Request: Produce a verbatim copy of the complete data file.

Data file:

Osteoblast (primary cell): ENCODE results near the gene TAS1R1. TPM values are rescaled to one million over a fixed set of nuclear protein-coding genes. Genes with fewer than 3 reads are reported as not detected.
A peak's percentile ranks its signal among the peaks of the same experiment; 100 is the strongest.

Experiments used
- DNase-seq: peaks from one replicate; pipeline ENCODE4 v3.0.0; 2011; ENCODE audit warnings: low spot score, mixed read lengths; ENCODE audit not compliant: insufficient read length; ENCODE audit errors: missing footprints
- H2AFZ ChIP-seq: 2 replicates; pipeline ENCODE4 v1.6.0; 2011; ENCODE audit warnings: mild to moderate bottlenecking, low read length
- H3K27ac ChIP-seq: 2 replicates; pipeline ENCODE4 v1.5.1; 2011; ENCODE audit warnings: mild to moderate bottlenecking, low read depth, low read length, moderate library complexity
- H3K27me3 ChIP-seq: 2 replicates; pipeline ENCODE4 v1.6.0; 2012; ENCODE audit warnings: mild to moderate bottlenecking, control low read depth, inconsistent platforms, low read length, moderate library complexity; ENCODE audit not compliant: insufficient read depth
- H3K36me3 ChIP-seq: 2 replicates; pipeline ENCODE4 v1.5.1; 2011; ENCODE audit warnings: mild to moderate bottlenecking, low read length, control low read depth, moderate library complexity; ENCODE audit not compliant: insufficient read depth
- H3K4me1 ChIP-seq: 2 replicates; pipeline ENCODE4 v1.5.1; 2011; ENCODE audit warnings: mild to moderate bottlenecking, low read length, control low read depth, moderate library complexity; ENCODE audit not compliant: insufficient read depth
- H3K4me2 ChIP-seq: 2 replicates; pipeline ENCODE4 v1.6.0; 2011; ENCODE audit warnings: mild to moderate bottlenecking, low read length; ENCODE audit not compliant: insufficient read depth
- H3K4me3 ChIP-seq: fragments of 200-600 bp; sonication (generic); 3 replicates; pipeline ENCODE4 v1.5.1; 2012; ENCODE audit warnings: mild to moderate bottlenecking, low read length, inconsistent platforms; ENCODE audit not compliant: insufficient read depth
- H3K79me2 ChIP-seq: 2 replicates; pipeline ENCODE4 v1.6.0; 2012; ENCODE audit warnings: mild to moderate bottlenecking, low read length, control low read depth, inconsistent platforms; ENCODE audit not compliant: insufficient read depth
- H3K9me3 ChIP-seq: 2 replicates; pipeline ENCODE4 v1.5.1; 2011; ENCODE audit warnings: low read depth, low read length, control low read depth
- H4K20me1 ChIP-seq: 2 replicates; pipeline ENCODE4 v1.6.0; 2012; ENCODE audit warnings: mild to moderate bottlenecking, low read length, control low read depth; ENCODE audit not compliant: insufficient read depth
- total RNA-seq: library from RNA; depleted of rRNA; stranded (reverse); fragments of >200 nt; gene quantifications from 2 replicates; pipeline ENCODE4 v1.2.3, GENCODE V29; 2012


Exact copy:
Osteoblast (primary cell): ENCODE results near the gene TAS1R1. TPM values are rescaled to one million over a fixed set of nuclear protein-coding genes. Genes with fewer than 3 reads are reported as not detected.
A peak's percentile ranks its signal among the peaks of the same experiment; 100 is the strongest.

Experiments used
- DNase-seq: peaks from one replicate; pipeline ENCODE4 v3.0.0; 2011; ENCODE audit warnings: low spot score, mixed read lengths; ENCODE audit not compliant: insufficient read length; ENCODE audit errors: missing footprints
- H2AFZ ChIP-seq: 2 replicates; pipeline ENCODE4 v1.6.0; 2011; ENCODE audit warnings: mild to moderate bottlenecking, low read length
- H3K27ac ChIP-seq: 2 replicates; pipeline ENCODE4 v1.5.1; 2011; ENCODE audit warnings: mild to moderate bottlenecking, low read depth, low read length, moderate library complexity
- H3K27me3 ChIP-seq: 2 replicates; pipeline ENCODE4 v1.6.0; 2012; ENCODE audit warnings: mild to moderate bottlenecking, control low read depth, inconsistent platforms, low read length, moderate library complexity; ENCODE audit not compliant: insufficient read depth
- H3K36me3 ChIP-seq: 2 replicates; pipeline ENCODE4 v1.5.1; 2011; ENCODE audit warnings: mild to moderate bottlenecking, low read length, control low read depth, moderate library complexity; ENCODE audit not compliant: insufficient read depth
- H3K4me1 ChIP-seq: 2 replicates; pipeline ENCODE4 v1.5.1; 2011; ENCODE audit warnings: mild to moderate bottlenecking, low read length, control low read depth, moderate library complexity; ENCODE audit not compliant: insufficient read depth
- H3K4me2 ChIP-seq: 2 replicates; pipeline ENCODE4 v1.6.0; 2011; ENCODE audit warnings: mild to moderate bottlenecking, low read length; ENCODE audit not compliant: insufficient read depth
- H3K4me3 ChIP-seq: fragments of 200-600 bp; sonication (generic); 3 replicates; pipeline ENCODE4 v1.5.1; 2012; ENCODE audit warnings: mild to moderate bottlenecking, low read length, inconsistent platforms; ENCODE audit not compliant: insufficient read depth
- H3K79me2 ChIP-seq: 2 replicates; pipeline ENCODE4 v1.6.0; 2012; ENCODE audit warnings: mild to moderate bottlenecking, low read length, control low read depth, inconsistent platforms; ENCODE audit not compliant: insufficient read depth
- H3K9me3 ChIP-seq: 2 replicates; pipeline ENCODE4 v1.5.1; 2011; ENCODE audit warnings: low read depth, low read length, control low read depth
- H4K20me1 ChIP-seq: 2 replicates; pipeline ENCODE4 v1.6.0; 2012; ENCODE audit warnings: mild to moderate bottlenecking, low read length, control low read depth; ENCODE audit not compliant: insufficient read depth
- total RNA-seq: library from RNA; depleted of rRNA; stranded (reverse); fragments of >200 nt; gene quantifications from 2 replicates; pipeline ENCODE4 v1.2.3, GENCODE V29; 2012